4.  Establish an efficient system for grading.

  • Grading, evaluating student assignments appears to take up much of the instructors time. Providing quality and constructive feedback is a critical component to online learning since this is one of the only ways students receive personal feedback from the instructor. This allows the student to learn and construct new knowledge.
  • Consider using a screen cast program for giving feedback on assignments, or record an audio clip of verbal feedback that you can email to students. This may be a time-saver.
  • Ensure your time is spent grading efficiently and that you are using all of the grading tools available through your LMS. Is there a more efficient way to grade the papers, while still giving quality feedback. In our system we discovered many professors were taking several unnecessary steps when grading.

5. Managing your time when teaching online. An excellent five-minute clip from COFA’s Learning to Teach Online series, by College of Fine Arts (COFA), The University of New South Wales (UNSW), Sydney, Australia.

Online instructors require a distinct set of pedagogical and time management skills based upon the uniqueness of the online learning environment. Activities that instructors implement when teaching online varies greatly from that of the face-to-face instructor.  A time management strategy that considers the factors and nuances of teaching online should include, a time blocking strategy, communicating frequently with students collectively in anticipation of potential questions, involving students in peer reviews and discussions, and creating an efficient grading strategy. If you have a time management strategy that works for you and would like to share it with us, please comment.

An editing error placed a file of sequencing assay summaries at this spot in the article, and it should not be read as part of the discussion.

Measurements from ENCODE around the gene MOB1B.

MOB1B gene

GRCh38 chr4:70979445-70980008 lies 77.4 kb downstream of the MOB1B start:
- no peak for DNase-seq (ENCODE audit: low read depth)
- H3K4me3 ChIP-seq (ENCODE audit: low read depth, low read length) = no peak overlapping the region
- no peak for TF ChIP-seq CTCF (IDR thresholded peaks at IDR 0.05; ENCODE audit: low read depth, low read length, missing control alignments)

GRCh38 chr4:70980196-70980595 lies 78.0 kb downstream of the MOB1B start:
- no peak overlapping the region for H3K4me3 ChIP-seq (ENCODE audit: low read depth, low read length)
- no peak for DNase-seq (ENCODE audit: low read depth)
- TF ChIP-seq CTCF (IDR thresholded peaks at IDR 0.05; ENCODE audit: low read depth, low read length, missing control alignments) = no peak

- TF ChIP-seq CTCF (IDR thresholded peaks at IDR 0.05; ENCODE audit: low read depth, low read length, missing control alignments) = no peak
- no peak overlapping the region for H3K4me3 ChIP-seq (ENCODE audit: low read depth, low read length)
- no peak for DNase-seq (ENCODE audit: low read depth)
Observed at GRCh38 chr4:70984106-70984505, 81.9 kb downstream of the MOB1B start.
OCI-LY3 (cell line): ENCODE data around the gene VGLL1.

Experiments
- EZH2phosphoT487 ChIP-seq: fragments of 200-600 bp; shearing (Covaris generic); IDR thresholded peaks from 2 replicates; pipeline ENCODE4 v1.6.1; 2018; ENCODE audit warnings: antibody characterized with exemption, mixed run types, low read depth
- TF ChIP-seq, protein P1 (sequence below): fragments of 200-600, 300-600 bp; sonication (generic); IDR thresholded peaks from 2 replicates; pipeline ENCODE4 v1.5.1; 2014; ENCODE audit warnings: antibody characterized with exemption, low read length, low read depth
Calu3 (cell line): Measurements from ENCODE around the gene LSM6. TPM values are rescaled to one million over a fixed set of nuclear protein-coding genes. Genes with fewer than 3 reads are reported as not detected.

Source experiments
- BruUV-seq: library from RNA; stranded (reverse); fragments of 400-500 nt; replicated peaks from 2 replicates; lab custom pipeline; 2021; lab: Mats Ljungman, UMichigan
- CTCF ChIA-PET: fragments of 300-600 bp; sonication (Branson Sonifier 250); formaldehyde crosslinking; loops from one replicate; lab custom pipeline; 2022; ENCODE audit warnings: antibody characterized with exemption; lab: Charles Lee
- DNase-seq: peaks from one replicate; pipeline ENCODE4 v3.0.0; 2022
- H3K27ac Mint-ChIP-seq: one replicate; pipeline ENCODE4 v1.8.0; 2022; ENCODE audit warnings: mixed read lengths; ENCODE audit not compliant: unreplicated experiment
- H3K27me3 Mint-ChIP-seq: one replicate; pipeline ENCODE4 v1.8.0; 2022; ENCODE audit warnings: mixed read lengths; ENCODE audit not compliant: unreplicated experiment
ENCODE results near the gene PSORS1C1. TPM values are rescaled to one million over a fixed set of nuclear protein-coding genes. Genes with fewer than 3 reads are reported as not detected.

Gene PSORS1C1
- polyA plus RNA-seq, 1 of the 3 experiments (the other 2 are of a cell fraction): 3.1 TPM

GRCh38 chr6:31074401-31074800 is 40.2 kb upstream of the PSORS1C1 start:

Instructor Presence in the Online Classroom

Teacher
Teacher Presence: A given in the face-to-face classroom (flickr - CC)

Establishing instructor presence in the online classroom is one of the many challenges for the teacher in the online environment. Is it possible to establish a sense of ‘being there’, a climate for learning and student engagement  while not being physically ‘there’? In my last post we saw an excellent video introducing the concept –  let’s dig in a bit further.

From a student’s perspective
First, let me describe how I would define instructor presence from a student’s perspective. I’ve taken several online courses, and currently I’m enrolled in two. I’ve felt when a prof is there and part of the class, and when the prof is MIA [missing in action] or in absentia. Let me use an analogy of a ghost town to help describe it – a ghost town has the facade of a ‘normal’ town, but is empty – eerie and … lonely. This is what it can feel like when logging onto a course home page, without an instructor being involved, it seems empty  :(.